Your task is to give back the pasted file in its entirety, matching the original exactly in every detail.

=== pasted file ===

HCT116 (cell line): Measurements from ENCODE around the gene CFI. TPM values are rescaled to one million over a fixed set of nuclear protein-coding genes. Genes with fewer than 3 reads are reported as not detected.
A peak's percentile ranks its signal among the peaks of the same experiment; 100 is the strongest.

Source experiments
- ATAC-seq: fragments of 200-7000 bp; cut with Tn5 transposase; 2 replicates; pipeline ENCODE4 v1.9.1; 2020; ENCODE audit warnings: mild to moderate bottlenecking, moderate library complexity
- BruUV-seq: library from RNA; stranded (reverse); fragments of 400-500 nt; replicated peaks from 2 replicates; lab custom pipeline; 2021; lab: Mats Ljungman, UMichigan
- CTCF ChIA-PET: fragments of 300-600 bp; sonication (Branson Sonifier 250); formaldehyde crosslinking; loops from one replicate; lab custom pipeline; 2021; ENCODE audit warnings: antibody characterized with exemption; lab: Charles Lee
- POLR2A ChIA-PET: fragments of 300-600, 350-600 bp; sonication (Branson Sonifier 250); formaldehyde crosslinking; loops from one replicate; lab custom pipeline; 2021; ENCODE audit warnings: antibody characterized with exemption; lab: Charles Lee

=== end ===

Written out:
HCT116 (cell line): Measurements from ENCODE around the gene CFI. TPM values are rescaled to one million over a fixed set of nuclear protein-coding genes. Genes with fewer than 3 reads are reported as not detected.
A peak's percentile ranks its signal among the peaks of the same experiment; 100 is the strongest.

Source experiments
- ATAC-seq: fragments of 200-7000 bp; cut with Tn5 transposase; 2 replicates; pipeline ENCODE4 v1.9.1; 2020; ENCODE audit warnings: mild to moderate bottlenecking, moderate library complexity
- BruUV-seq: library from RNA; stranded (reverse); fragments of 400-500 nt; replicated peaks from 2 replicates; lab custom pipeline; 2021; lab: Mats Ljungman, UMichigan
- CTCF ChIA-PET: fragments of 300-600 bp; sonication (Branson Sonifier 250); formaldehyde crosslinking; loops from one replicate; lab custom pipeline; 2021; ENCODE audit warnings: antibody characterized with exemption; lab: Charles Lee
- POLR2A ChIA-PET: fragments of 300-600, 350-600 bp; sonication (Branson Sonifier 250); formaldehyde crosslinking; loops from one replicate; lab custom pipeline; 2021; ENCODE audit warnings: antibody characterized with exemption; lab: Charles Lee